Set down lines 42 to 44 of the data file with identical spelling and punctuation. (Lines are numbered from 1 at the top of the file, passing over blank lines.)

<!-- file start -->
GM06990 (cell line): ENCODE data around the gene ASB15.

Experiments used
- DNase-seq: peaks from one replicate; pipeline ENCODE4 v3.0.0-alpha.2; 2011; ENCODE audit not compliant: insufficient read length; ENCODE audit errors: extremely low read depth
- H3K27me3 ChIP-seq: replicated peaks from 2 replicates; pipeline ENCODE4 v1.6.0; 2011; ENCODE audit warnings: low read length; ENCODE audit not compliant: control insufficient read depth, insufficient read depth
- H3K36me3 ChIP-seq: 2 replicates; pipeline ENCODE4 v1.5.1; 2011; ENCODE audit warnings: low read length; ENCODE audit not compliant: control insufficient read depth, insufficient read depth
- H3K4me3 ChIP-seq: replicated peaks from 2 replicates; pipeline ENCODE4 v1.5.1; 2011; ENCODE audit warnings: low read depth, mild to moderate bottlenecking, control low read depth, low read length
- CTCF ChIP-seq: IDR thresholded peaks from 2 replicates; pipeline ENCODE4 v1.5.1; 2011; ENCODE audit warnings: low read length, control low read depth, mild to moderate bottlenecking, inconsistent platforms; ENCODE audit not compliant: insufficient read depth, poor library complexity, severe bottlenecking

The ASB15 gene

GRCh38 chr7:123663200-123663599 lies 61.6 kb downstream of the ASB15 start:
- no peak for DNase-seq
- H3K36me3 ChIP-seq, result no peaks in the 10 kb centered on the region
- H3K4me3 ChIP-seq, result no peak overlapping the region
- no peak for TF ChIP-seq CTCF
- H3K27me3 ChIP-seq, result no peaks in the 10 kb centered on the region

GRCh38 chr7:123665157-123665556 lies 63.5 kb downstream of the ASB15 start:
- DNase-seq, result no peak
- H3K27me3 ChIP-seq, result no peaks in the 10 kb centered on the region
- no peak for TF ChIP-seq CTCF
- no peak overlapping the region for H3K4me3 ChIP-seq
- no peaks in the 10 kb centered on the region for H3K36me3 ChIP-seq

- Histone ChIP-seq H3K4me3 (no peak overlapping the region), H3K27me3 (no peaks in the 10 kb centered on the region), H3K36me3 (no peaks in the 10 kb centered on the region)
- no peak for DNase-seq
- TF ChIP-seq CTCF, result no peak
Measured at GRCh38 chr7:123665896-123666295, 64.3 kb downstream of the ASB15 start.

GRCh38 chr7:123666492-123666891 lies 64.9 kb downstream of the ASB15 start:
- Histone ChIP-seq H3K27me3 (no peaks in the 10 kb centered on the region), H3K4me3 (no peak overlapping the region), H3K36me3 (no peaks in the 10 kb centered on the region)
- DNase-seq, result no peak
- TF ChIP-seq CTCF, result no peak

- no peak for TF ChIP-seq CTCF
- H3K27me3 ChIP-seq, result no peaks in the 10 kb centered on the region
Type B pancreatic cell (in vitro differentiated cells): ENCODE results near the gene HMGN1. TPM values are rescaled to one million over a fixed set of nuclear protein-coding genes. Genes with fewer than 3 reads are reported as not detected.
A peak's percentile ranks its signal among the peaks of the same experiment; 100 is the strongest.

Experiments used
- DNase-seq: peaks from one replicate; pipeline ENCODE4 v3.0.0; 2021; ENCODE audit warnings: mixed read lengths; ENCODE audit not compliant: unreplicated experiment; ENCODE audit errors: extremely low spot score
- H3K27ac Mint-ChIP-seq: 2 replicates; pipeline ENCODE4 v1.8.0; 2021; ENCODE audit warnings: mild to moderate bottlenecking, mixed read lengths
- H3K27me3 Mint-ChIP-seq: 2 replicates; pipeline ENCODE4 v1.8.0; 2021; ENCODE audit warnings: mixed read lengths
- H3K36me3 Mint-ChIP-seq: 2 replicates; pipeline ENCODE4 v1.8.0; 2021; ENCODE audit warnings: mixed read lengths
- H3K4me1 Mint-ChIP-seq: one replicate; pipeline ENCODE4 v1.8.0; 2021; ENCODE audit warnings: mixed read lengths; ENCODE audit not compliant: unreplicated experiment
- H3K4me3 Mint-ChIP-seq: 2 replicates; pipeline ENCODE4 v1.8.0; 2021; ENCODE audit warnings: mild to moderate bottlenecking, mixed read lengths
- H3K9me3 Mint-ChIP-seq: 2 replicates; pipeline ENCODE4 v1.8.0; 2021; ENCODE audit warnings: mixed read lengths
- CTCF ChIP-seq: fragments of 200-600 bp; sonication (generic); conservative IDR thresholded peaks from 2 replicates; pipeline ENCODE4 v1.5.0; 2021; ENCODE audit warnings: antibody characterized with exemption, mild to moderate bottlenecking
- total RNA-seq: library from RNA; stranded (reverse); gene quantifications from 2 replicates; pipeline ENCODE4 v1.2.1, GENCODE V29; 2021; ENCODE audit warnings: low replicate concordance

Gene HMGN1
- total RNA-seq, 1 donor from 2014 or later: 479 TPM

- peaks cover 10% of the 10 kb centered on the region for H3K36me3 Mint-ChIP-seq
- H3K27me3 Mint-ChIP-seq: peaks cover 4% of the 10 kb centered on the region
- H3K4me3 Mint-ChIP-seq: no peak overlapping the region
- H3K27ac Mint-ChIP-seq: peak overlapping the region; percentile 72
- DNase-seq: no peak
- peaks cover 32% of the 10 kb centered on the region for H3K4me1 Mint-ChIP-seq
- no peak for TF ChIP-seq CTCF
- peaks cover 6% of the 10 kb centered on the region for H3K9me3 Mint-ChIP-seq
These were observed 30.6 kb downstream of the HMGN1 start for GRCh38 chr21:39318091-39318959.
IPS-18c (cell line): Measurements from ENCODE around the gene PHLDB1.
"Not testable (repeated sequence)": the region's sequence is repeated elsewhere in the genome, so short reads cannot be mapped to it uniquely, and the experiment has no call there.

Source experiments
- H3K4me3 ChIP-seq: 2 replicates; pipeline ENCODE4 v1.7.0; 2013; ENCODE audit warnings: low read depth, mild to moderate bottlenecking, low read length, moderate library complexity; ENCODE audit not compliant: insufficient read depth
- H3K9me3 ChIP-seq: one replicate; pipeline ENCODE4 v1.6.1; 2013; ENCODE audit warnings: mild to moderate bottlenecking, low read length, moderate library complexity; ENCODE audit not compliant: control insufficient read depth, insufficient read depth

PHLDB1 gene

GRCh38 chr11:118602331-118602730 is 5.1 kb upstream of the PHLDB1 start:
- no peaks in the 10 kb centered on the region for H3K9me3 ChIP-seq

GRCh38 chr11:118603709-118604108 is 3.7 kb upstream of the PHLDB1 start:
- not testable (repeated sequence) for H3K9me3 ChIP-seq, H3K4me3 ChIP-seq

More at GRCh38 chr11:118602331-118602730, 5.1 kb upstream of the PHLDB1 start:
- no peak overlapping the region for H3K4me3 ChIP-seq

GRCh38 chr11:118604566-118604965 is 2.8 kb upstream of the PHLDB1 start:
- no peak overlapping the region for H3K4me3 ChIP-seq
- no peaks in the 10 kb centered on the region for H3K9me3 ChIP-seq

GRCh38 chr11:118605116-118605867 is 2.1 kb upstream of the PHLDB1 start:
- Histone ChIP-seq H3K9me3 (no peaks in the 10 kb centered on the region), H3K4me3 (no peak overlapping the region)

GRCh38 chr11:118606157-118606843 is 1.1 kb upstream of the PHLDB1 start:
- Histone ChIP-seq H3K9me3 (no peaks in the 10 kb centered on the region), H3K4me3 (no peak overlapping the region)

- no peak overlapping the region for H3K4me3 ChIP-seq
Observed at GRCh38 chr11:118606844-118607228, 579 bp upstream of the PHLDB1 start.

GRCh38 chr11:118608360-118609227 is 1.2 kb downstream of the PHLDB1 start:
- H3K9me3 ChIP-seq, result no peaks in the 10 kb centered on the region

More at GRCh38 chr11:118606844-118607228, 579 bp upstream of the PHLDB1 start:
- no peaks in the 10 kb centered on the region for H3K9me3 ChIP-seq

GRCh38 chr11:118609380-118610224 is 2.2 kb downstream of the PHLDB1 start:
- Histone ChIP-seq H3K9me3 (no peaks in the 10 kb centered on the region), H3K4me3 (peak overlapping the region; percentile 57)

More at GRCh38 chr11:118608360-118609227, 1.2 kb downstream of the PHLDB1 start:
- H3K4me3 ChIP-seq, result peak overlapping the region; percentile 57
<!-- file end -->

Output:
- total RNA-seq: library from RNA; stranded (reverse); gene quantifications from 2 replicates; pipeline ENCODE4 v1.2.1, GENCODE V29; 2021; ENCODE audit warnings: low replicate concordance

Gene HMGN1
- total RNA-seq, 1 donor from 2014 or later: 479 TPM